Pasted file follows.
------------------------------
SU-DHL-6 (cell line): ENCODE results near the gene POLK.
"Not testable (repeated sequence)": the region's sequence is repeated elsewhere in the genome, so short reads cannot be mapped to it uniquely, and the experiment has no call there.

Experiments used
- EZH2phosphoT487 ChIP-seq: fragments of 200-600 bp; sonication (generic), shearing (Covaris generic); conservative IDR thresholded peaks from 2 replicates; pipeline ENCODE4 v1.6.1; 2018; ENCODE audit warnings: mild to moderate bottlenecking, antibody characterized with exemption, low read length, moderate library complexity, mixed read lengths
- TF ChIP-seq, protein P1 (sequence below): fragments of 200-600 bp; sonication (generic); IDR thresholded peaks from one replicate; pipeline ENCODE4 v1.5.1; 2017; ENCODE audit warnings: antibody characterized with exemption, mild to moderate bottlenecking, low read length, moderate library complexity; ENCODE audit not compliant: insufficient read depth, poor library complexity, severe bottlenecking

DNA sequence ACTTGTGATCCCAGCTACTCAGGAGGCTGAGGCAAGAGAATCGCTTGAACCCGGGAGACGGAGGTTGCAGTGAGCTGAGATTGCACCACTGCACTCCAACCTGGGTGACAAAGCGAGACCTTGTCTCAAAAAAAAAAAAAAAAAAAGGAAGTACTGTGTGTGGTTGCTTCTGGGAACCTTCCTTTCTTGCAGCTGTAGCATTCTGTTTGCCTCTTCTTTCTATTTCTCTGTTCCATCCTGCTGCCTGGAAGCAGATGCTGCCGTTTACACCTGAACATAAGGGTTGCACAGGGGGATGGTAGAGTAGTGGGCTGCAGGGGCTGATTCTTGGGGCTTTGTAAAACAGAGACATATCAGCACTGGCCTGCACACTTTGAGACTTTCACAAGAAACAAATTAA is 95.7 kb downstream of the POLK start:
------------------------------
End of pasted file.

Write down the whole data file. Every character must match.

SU-DHL-6 (cell line): ENCODE results near the gene POLK.
"Not testable (repeated sequence)": the region's sequence is repeated elsewhere in the genome, so short reads cannot be mapped to it uniquely, and the experiment has no call there.

Experiments used
- EZH2phosphoT487 ChIP-seq: fragments of 200-600 bp; sonication (generic), shearing (Covaris generic); conservative IDR thresholded peaks from 2 replicates; pipeline ENCODE4 v1.6.1; 2018; ENCODE audit warnings: mild to moderate bottlenecking, antibody characterized with exemption, low read length, moderate library complexity, mixed read lengths
- TF ChIP-seq, protein P1 (sequence below): fragments of 200-600 bp; sonication (generic); IDR thresholded peaks from one replicate; pipeline ENCODE4 v1.5.1; 2017; ENCODE audit warnings: antibody characterized with exemption, mild to moderate bottlenecking, low read length, moderate library complexity; ENCODE audit not compliant: insufficient read depth, poor library complexity, severe bottlenecking

DNA sequence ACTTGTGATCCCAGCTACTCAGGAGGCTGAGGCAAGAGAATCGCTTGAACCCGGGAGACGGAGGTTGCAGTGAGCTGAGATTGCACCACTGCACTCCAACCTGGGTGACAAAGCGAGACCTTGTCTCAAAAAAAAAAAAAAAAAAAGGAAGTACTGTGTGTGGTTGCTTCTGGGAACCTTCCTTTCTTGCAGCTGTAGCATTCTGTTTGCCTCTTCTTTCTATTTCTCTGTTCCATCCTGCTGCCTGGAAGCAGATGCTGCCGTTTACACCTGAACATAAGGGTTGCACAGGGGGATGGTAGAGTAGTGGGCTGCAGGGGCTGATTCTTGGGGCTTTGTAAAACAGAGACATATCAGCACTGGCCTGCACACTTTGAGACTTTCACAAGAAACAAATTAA is 95.7 kb downstream of the POLK start: